- High School: S*icidal ideation suffices to explain my state of affairs as I began what were supposed to be some of the best years of my life. I was a ‘cool’ kid and part of the in-crowd, but no one knew how lonely my days felt. There were many social opportunities that I turned down, choosing to self-isolate and be alone. I opted for the library during study halls and lunch, and went straight home after practices or big games. I wrestled with a conflicting desire to be social and alone, an existence that was more difficult to handle than the physical act of stuttering. Between 15 and 18 years old, I was stuck in a state of inescapable wonder of when and how it would all end.
It never seems possible that I—who I have become since—arose out of that. I cannot deny that there were many happy and fun times during my childhood, but the fault of affliction only allows its victims to store away the trauma. Even so, those who grew up alongside me will never fully understand what was happening within me.
Please carry that reality, and the preceding behavioral snapshots, forward into the holistic approach because one could not fully grasp all of the options needed to alleviate some of my struggle without it.
I know more than anything in this world that there is not one approach that works for every person who stutters. And, whatworks for one may not work for another. However, at the same time, it is also true that we who stutter have more options to choose from to help overcome—yes, overcome—the afflicted state of stuttering than at any other point in the history of attempting to alleviate our struggle and to soften our stuttering.
This fundamental understanding, then, is that they were also available when I was a child because the options aren’t new or unique to the present. It is from this hilltop that we begin to recreate a holistic approach for my school-based speech therapy experience. A ‘holistic approach’ accounts for the variability and complexity of what works in different circumstances, and considers the different phases of my stuttering journey while I was in school. Some options are age dependent and several may have been best used in conjunction with one or more of the others, which I will note.
The primary assumption—I am not a speech-language pathologist. This means that I have intentionally left the stuttering modification efforts to the professionals, emphasizing that modifying my pattern rather than shaping it towards fluency would have been the most applicable pursuit.
Lastly, as a self-taught student of speech-language pathology, psychology, sociology, philosophy, learning and mastery, leadership, decision-making, marketing, communication, and the human condition, I make the following recommendations presuming that others can learn more about their meaning and implement them in their own lives and therapy practice through a similar journey of continuous education.
The toolbox is stigmatizing in and of itself, offering an additional impediment that we who stutter must confront while we try to make change. Instead, the buffet—or any similar analogy where one has options and the choices—is more applicable to what must occur in school-based speech therapy for kids who stutter. One combination of foods is appetizing one day but not another. And, if we eat the same tool every day and we don’t enjoy it, then odds are we’ll stop eating before too long and, eventually, stop eating it altogether.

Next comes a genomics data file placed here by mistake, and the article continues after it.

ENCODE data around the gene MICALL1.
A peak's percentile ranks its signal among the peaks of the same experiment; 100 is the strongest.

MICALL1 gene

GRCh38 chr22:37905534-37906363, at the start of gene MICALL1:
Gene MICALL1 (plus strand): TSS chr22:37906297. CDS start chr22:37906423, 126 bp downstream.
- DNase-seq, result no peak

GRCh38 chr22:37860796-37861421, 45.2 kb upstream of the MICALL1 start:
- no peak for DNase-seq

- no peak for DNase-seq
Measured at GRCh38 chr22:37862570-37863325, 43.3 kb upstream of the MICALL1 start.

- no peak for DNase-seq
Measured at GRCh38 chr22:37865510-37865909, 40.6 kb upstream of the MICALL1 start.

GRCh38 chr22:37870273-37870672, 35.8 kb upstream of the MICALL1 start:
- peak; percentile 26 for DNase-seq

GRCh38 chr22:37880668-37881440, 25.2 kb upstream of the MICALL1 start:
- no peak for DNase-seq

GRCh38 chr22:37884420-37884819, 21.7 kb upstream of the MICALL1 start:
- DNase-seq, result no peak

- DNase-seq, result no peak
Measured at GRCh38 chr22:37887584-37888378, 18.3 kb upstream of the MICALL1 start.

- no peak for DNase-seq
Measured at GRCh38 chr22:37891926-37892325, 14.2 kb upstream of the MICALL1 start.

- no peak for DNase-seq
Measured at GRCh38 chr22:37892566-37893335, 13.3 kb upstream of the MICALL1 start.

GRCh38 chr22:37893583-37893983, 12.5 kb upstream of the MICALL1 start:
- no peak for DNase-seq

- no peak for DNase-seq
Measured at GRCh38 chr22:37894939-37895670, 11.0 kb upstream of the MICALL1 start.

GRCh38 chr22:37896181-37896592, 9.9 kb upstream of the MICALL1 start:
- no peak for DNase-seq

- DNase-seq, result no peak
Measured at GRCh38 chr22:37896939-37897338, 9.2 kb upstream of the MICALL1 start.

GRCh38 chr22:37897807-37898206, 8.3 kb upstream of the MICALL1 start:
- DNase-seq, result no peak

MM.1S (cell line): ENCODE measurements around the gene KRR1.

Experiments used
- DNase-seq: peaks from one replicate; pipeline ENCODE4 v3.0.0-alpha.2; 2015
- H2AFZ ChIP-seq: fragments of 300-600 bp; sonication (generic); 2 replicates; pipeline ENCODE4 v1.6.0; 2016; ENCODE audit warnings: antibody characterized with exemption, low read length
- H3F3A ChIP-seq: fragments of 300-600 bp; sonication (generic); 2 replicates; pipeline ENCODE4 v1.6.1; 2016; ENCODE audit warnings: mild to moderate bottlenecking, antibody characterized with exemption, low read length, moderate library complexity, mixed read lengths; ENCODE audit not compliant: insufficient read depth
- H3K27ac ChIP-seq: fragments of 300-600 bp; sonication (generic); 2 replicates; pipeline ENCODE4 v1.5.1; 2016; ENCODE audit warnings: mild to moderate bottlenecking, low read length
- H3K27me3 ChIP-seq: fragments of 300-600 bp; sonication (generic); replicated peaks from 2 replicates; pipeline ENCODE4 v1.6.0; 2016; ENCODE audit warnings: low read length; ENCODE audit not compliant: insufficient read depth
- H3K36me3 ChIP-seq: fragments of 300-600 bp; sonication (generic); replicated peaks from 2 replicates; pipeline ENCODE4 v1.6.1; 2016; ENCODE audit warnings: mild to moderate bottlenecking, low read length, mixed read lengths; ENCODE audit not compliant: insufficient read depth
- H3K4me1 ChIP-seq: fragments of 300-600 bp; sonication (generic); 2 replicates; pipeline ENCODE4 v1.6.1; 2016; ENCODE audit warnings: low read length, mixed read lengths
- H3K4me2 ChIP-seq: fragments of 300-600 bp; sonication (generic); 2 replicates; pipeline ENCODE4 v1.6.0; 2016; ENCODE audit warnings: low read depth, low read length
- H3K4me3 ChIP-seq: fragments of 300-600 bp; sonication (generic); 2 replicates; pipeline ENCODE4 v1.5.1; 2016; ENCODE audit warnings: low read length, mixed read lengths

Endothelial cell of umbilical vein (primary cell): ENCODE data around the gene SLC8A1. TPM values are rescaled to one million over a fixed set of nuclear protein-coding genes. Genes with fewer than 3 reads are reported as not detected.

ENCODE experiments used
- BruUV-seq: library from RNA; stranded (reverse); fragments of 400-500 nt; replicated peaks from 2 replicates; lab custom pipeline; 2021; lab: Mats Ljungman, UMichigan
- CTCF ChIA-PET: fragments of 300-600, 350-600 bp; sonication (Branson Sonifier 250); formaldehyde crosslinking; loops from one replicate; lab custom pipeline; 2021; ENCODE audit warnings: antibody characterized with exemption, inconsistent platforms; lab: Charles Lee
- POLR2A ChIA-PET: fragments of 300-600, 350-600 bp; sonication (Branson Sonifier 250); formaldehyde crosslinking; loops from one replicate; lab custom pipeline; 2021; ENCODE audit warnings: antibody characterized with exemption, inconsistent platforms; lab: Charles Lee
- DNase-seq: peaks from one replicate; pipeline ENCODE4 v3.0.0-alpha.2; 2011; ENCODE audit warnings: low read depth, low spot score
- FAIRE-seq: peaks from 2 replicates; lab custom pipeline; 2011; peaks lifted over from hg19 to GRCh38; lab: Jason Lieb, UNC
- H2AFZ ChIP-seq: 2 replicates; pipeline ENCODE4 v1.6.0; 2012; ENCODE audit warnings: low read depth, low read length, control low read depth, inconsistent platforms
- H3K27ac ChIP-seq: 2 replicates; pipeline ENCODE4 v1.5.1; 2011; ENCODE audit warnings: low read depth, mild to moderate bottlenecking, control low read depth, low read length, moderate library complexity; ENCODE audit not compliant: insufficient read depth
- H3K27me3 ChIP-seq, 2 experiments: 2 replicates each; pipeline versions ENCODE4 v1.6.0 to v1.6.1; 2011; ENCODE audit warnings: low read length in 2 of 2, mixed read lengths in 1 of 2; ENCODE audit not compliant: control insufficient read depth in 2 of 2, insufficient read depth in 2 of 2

The point is tools will be tools, applied differently depending on the situation and my maturity level. Stigma or not, use of the stuttering modification tools have to be learned with all of the other options on the buffet. Tools going forward, then, refers to speech and non-speech tools.
Further, I accounted for the biases of memory that could have skewed this backward-looking analysis. I have spent years identifying the faults in my story and have worked hard to challenge the inconvenient truths. While memories are stories that we tell ourselves about our experiences over time, my story is filled with visceral snapshots of how I thought and felt during the different stages of my journey through stuttering.
This is the case because I could only talk to myself about them, replaying, reinforcing, and re-experiencing each one over and over in my head, some of which retain the same or similar trauma as I felt when I first experienced them 10, 20, and 30 years later. A memory fueled by stuttering can be a powerful impediment if left to its own devices. However, when properly inventoried, understanding can fuel healing, and through healing I found freedom. It was worth the pain and effort.
Nonetheless, I recognize that some of the following tools are already in use in school-based speech therapy around the world. For the purposes of this exercise, though, let’s rethink their application with the through-life perspective that I previewed with the descending profile. This allows you to observe how what I began doing early in school set the foundation for each successive year.
Before we begin, here are three truths, then a lie. I was a difficult child. I was not a willing participant. I didn’t know when, how, or where to begin [to use the tools]. I didn’t want help.
The Right Tools